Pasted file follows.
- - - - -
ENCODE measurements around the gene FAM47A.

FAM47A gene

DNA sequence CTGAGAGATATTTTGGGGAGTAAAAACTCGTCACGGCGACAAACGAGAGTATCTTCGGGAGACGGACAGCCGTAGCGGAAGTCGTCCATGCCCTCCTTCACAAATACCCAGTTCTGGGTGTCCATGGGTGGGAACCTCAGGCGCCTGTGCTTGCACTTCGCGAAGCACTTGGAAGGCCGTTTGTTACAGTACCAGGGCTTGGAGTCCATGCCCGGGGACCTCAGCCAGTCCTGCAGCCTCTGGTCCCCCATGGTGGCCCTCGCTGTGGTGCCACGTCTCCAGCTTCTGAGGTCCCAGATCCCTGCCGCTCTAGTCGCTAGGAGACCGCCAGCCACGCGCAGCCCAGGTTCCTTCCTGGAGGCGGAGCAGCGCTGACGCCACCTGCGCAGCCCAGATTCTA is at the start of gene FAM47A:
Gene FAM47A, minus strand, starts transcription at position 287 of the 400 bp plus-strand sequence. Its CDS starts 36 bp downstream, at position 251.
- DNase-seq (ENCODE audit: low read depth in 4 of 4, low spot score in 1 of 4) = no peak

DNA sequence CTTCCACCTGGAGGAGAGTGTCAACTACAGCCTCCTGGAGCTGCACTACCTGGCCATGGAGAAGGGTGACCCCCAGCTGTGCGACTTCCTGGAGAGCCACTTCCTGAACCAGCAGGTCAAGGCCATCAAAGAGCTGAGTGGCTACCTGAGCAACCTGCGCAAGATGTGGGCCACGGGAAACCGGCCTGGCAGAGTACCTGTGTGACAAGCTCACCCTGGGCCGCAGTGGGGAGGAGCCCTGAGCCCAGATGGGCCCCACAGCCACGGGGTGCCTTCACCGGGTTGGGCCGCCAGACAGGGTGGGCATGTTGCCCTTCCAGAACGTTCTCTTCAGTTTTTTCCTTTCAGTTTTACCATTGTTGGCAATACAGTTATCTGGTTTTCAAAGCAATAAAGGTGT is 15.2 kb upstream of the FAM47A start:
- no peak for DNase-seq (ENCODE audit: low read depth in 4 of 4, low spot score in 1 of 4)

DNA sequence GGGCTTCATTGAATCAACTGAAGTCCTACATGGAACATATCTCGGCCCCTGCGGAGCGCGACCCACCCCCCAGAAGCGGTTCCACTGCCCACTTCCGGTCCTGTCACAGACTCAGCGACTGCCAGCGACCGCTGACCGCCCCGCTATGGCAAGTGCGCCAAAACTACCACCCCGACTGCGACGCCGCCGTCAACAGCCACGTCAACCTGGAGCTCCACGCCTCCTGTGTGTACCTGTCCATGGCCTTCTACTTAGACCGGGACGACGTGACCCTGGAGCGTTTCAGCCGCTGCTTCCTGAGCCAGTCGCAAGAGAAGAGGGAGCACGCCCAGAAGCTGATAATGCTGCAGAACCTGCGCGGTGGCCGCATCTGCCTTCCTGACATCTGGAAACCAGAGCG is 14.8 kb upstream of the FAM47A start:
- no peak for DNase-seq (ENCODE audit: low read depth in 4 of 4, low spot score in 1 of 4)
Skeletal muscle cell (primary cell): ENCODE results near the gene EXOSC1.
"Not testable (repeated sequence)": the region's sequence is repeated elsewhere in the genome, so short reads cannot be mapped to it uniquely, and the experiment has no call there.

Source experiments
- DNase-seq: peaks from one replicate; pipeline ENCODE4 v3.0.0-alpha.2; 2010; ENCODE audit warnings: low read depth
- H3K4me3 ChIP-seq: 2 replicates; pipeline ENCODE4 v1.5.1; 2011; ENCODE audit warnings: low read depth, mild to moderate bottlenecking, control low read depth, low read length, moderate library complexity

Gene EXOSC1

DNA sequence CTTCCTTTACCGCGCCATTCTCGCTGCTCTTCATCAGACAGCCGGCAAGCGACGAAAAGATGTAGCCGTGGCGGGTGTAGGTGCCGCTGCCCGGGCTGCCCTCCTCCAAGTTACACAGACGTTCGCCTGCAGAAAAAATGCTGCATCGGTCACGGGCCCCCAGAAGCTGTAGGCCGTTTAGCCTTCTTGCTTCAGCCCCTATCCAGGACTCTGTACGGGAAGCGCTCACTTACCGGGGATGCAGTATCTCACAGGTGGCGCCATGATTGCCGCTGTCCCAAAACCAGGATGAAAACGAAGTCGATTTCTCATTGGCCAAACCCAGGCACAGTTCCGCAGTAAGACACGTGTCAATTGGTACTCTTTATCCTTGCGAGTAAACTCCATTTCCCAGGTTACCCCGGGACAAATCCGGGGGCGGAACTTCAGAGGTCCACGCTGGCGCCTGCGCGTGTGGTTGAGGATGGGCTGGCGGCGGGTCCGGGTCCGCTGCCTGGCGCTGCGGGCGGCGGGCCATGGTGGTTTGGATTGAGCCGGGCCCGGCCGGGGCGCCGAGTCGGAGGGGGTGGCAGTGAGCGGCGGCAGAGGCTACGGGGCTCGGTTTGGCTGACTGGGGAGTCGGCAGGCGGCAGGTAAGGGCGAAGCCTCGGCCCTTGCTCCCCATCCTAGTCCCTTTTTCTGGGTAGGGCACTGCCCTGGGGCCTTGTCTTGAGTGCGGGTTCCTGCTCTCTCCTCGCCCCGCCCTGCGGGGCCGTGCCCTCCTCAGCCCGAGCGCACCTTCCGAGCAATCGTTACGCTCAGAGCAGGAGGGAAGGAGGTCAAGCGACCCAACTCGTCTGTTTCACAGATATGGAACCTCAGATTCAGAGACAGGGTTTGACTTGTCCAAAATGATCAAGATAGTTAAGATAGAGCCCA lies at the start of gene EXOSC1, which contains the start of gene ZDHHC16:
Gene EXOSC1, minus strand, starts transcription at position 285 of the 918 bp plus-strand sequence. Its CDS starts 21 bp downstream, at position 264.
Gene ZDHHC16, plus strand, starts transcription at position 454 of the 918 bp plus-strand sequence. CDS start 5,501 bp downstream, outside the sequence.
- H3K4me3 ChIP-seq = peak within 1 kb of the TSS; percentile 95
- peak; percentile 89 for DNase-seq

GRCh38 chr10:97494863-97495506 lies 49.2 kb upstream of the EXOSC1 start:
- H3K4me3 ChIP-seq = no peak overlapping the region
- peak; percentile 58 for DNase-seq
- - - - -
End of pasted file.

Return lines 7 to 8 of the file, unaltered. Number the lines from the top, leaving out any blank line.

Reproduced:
- no peak for DNase-seq (ENCODE audit: low read depth in 4 of 4, low spot score in 1 of 4)

DNA sequence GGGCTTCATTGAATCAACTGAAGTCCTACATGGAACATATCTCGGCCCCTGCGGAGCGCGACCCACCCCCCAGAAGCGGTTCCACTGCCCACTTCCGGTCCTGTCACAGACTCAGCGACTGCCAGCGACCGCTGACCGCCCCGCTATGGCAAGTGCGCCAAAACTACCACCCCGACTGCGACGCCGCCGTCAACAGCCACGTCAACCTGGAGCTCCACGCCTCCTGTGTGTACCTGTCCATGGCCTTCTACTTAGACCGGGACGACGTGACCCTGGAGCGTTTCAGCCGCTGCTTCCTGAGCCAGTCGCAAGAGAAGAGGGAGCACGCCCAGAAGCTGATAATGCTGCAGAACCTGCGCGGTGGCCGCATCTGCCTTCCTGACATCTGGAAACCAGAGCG is 14.8 kb upstream of the FAM47A start: